While munching away on my rather delicious steak sandwich, I sat with other carrot sticks and hummus-munching feminists at the Education Not For Sale lunchtime workshop which was essentially about how to re-establish on-campus women’s groups that are slowly decaying in British universities right now. Again, being a feminist event about gender, race, and class, someone had pointed out that THE feminist narrative that informs campus women’s groups often neglects non-white and non-EU international students like myself. To some extent, this is very true. Speaking from personal experience, I enjoy partaking in campus cultural events that use the arts and literature as subjects for feminist discourse. However, the feminist film nights and book clubs run by the Oxford University’s Student Union women’s rep have way too often excluded films and books that touched on the experiences of non-white women. This angered me a great deal, because Oxford has been guilty of racism before, but no one wants to confront it and talk about it.

The two other workshops I attended on trafficking and the fate of Bangladeshi garment workers in Dhaka and London, helped me confront my own privileges, while even as a foreigner and female, that almost certainly lift me from ever selling my body or making socks for Primark for next to nothing. For some time I felt unsure about proposals to criminalise men who seek out prostitutes, because deep down I felt that a moralistic justification to stamp out prostitution may also mean a disregard for recourse for the victimised individuals involved. Making prostitution illegal pushes the industry underground, making it more expensive to run and more difficult to trace . Bearing in mind that sex work in the UK is as much a migrant and racial struggle as the sweatshop industry, and that all the worst jobs are oversubscribed by foreign nationals, I can’t help but wonder about where the slogan “British Jobs for British Workers” fits in the scheme of things.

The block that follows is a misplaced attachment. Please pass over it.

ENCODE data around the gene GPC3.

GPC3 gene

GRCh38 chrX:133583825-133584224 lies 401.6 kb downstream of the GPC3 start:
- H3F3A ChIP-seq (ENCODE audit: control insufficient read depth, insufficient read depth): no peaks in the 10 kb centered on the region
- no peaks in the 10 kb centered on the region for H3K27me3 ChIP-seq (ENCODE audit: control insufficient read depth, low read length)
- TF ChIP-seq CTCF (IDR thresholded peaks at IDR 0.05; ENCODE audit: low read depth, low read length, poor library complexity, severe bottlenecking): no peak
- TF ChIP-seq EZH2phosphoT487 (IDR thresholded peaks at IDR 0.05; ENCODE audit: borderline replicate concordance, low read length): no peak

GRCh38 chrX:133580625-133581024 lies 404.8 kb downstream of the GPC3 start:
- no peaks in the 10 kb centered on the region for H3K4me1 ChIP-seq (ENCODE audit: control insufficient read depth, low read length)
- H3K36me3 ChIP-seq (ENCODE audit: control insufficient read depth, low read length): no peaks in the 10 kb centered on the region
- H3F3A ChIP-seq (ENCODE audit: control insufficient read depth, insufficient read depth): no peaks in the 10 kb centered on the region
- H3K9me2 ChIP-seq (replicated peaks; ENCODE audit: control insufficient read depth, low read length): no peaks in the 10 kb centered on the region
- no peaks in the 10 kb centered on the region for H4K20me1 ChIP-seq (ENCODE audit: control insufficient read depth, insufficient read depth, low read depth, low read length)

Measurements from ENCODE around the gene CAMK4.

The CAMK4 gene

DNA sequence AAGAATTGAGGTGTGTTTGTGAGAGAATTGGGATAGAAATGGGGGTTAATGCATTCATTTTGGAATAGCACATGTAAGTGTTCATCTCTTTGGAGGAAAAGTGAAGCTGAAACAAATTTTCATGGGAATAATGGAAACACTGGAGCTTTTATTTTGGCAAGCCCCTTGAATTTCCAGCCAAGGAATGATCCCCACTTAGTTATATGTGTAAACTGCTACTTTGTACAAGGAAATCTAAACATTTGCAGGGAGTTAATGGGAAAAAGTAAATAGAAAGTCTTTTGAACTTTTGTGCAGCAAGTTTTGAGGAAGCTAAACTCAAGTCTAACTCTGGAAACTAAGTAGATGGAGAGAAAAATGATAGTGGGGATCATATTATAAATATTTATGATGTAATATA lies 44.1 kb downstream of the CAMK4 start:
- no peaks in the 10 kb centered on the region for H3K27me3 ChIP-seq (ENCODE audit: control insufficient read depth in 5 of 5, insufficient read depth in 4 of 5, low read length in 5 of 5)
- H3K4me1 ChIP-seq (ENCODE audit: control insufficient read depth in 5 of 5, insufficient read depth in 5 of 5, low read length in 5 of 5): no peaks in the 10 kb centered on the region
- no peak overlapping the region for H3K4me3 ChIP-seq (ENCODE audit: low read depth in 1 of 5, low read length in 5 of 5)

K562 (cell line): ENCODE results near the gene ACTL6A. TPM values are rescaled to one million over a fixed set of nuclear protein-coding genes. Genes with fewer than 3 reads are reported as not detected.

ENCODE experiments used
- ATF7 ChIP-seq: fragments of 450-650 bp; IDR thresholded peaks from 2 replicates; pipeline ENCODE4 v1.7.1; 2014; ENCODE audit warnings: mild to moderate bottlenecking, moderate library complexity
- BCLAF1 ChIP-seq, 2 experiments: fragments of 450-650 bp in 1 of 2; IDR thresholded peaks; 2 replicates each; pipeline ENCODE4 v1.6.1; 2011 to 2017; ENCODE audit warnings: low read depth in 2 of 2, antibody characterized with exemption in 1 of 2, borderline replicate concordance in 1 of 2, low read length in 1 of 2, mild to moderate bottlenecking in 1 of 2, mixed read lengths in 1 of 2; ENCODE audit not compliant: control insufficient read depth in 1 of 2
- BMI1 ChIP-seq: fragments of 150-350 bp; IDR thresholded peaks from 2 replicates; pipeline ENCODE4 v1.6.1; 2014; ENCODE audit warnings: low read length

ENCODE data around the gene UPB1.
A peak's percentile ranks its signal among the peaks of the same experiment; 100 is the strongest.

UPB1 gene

Now, I went to the conference with a one-track mind – and that was to find out whether everything that was going to be said in the name of feminism was inclusive of the less-than-privileged individuals like myself. Having not been here for many years and perhaps staying on a few more, I wanted to know from a feminist perspective what’s in store for individuals like myself in this country groaning under the weight of new arrivals despite its alarmingly limited resources especially during these difficult times. I don’t want everything from the system but I would like knowing that one day I can travel easily across European borders without being treated like a potential criminal, that the country can easily grant me permission to stay and be a productive member of its education system without being treated like a sponger, and that I can be guaranteed at least the barest minimal amount of financial and health security to live like a normal human being here. Is that too much to ask?